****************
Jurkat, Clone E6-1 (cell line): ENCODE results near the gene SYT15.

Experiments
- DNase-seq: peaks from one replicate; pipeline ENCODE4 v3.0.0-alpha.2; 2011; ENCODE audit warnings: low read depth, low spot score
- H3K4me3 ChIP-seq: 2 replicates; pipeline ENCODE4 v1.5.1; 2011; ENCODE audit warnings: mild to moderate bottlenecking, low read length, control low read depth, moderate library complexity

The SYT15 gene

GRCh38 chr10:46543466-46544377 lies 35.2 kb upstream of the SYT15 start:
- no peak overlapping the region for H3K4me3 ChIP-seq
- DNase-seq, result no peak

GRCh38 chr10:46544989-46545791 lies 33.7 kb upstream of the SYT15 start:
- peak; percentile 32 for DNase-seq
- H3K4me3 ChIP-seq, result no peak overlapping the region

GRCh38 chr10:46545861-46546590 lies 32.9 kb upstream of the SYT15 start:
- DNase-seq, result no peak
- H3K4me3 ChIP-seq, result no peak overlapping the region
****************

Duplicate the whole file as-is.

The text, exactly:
Jurkat, Clone E6-1 (cell line): ENCODE results near the gene SYT15.

Experiments
- DNase-seq: peaks from one replicate; pipeline ENCODE4 v3.0.0-alpha.2; 2011; ENCODE audit warnings: low read depth, low spot score
- H3K4me3 ChIP-seq: 2 replicates; pipeline ENCODE4 v1.5.1; 2011; ENCODE audit warnings: mild to moderate bottlenecking, low read length, control low read depth, moderate library complexity

The SYT15 gene

GRCh38 chr10:46543466-46544377 lies 35.2 kb upstream of the SYT15 start:
- no peak overlapping the region for H3K4me3 ChIP-seq
- DNase-seq, result no peak

GRCh38 chr10:46544989-46545791 lies 33.7 kb upstream of the SYT15 start:
- peak; percentile 32 for DNase-seq
- H3K4me3 ChIP-seq, result no peak overlapping the region

GRCh38 chr10:46545861-46546590 lies 32.9 kb upstream of the SYT15 start:
- DNase-seq, result no peak
- H3K4me3 ChIP-seq, result no peak overlapping the region